I know this sounds rather Orwellian, but perhaps that is what is necessary in 2014 to prevent a disaster from happening. As of now MH370’s fate is unknown, but it may yet be involved in an attack or some other plan that could become a disaster. With the security measures in place after 9-11, it was once said that terrorists were baffled as to how to get planes to use as weapons again. Now, it seems, they may have found a way to do that.

It is necessary and compelling for aviation and security agencies to begin sharing data, to work with national and international organizations to cross check passengers and to feed pertinent and up to date information to agents at airports who can stop potentially dangerous passengers at check-in. Ideally, a manifest for every flight should be scrutinized well before the plane ever pulls up to the boarding gate, but the reality of plane travel is that sometimes people do buy tickets at the last minute or switch to alternate flights because of delays in travel plans. This means that vigilance has to be heightened and incessant until the second that plane door is closed for takeoff.

Obviously, there is a need for some kind of travel document beyond a passport that includes biological coding, facial recognition, or some kind of microchip to verify identity. As we know, two Iranian passengers on Flight MH370 boarded with stolen passports. That may indicate the inadequacy of security in Kuala Lumpur, but it also calls into question the antiquated nature of current passports and the need for much more reliable and high-tech documentation for all passengers.

This kind of thing does irk some frequent fliers who rationalize that they should not be subject to this kind of scrutiny, but I bet that every one of the innocent passengers on Flight MH370 now wishes that more intense measures were in place before takeoff. There will also be those voices of indignation about violations of personal freedom, but none of us should object to the most stringent measures possible being in place, especially as we board planes and are completely at the mercy of the airline and security at the airport where we embark.

This situation should make us so uncomfortable and nervous that we push for changes in airline security that are assiduous and immediate. Having recently seen Non-Stop with Liam Neeson, I realize the wisdom of having air marshals or other security personnel aboard every aircraft. When something like this occurs in the air, nothing anyone has done on the ground will stop a takeover of a plane, but a trained person on board can make a difference.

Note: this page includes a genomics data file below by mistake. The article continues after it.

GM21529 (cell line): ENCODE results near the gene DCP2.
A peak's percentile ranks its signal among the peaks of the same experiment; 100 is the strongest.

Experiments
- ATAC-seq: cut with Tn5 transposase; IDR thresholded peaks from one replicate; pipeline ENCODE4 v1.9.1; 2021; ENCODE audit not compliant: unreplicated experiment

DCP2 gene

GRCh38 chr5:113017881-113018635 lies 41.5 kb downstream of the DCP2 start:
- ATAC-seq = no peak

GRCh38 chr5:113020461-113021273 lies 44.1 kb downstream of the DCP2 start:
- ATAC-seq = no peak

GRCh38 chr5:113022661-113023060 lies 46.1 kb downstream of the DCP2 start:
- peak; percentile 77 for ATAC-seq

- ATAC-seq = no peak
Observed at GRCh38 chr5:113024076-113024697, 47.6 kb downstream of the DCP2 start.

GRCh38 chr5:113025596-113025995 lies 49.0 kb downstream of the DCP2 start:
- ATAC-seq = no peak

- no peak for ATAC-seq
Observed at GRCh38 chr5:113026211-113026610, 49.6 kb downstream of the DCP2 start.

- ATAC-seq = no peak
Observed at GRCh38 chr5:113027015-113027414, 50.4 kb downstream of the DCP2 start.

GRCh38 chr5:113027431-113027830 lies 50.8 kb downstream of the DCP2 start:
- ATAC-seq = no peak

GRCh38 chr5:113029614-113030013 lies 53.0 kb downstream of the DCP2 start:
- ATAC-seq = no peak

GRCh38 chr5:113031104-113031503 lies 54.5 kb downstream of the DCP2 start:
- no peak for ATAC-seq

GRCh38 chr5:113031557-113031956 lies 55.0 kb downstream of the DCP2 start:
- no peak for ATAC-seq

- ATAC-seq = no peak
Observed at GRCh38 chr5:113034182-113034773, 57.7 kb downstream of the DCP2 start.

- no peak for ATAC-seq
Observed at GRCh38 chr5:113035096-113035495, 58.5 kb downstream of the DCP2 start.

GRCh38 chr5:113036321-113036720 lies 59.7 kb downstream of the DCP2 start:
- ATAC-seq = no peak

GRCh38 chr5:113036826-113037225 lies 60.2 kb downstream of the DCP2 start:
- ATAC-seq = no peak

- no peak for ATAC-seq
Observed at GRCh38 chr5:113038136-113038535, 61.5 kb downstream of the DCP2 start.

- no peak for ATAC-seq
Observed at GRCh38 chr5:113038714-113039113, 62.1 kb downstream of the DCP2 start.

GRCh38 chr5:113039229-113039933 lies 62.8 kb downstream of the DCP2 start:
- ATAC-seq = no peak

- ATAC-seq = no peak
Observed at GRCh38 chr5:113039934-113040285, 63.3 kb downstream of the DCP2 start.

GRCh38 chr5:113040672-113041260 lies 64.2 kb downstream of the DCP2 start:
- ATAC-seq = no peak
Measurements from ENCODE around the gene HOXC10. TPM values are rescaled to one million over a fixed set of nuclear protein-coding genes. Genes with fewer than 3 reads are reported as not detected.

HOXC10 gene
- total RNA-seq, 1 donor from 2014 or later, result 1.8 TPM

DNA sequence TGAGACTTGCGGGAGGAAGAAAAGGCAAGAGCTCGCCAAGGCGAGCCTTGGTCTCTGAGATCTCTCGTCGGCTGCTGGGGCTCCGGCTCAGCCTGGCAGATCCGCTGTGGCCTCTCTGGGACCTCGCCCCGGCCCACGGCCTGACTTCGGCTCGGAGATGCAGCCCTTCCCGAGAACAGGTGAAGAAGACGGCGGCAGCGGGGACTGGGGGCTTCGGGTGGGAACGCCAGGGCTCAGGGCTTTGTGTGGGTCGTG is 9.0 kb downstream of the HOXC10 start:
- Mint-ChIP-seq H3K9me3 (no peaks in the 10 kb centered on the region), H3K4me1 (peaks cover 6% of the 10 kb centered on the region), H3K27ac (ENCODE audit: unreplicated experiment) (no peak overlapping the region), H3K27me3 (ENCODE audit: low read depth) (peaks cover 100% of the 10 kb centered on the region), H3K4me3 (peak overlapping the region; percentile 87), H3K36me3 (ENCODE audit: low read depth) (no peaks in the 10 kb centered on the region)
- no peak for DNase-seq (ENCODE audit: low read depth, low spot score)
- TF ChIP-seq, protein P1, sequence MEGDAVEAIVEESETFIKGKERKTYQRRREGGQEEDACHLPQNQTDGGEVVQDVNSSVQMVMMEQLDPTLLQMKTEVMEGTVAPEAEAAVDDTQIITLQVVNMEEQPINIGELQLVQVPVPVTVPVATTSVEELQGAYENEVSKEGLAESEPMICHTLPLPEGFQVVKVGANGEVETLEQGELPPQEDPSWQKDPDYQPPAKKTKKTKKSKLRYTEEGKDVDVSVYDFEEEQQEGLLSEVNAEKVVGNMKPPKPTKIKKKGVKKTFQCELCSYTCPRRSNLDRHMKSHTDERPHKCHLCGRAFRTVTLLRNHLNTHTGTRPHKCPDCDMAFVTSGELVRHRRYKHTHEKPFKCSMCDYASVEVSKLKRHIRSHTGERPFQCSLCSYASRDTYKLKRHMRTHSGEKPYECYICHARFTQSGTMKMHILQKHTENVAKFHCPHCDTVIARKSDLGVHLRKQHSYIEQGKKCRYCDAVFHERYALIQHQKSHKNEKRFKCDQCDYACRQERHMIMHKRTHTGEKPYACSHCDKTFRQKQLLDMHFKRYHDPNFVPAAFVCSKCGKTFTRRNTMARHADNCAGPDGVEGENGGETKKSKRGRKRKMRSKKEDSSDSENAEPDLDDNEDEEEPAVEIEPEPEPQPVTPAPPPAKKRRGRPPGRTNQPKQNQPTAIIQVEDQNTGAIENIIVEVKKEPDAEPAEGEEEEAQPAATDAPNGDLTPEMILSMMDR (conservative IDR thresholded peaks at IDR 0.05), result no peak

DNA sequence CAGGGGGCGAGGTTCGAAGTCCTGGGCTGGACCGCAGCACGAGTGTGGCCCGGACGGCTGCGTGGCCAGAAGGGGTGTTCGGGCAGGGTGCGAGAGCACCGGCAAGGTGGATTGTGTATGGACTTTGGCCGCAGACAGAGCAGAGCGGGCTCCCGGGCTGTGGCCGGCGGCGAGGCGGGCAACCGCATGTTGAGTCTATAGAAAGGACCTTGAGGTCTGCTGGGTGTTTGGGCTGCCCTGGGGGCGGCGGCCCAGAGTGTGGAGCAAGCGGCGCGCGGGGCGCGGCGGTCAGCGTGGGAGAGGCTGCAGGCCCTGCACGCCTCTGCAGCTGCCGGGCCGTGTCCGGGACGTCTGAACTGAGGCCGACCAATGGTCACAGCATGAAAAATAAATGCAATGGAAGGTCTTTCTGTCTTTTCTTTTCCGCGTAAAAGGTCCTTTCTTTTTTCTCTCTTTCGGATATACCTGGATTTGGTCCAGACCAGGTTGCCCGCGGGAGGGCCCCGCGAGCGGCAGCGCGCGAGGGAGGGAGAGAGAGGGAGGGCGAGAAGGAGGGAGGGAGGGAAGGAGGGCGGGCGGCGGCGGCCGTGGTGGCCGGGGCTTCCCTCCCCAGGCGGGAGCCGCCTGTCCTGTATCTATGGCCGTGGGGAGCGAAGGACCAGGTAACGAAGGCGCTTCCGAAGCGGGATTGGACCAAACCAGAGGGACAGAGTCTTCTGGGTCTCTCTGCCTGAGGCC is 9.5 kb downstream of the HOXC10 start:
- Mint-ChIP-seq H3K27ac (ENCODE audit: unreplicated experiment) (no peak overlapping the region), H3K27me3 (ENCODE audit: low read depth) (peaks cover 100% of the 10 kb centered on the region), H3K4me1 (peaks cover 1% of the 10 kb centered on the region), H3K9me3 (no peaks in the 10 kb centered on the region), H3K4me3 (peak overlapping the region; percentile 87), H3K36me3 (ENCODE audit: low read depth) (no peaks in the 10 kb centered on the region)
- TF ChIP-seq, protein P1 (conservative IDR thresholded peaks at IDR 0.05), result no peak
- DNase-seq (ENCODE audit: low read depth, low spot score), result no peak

air 3I do hope that this situation can be resolved and that all the passengers are safe somewhere. Their families in Beijing and elsewhere are praying and hoping for a miracle. While a hijacking of a plane may not usually be seen as miraculous, it is infinitely more hopeful than believing the plane is at the bottom of the ocean somewhere.

As I was watching the TV coverage last evening, I was reminded of the Lost TV series and how that the MH370 passengers are similarly “lost” as of now. As in that show, each person has someone who loves him or her and wants a safe return. Not knowing is definitely much more difficult, and we have to wonder how long this will go on. Of course, terrorists have no regard for people who are hurting and grieving because that is part of their game plan.

New Yorkers used to say “Never again” after 9-11, but this has an eerie feel to it that should make us all extremely nervous and worried. If nothing else, MH370 should cause a resurgence of “Never again” in reference to a plane being hijacked or crashed. We need to express outrage and press our elected officials to push for greater security immediately, so that “never again” will be realized as nevermore.

Photo credits: european pressphotoagency; getty images; ap; office of pm Malaysia; national geographic

No comments: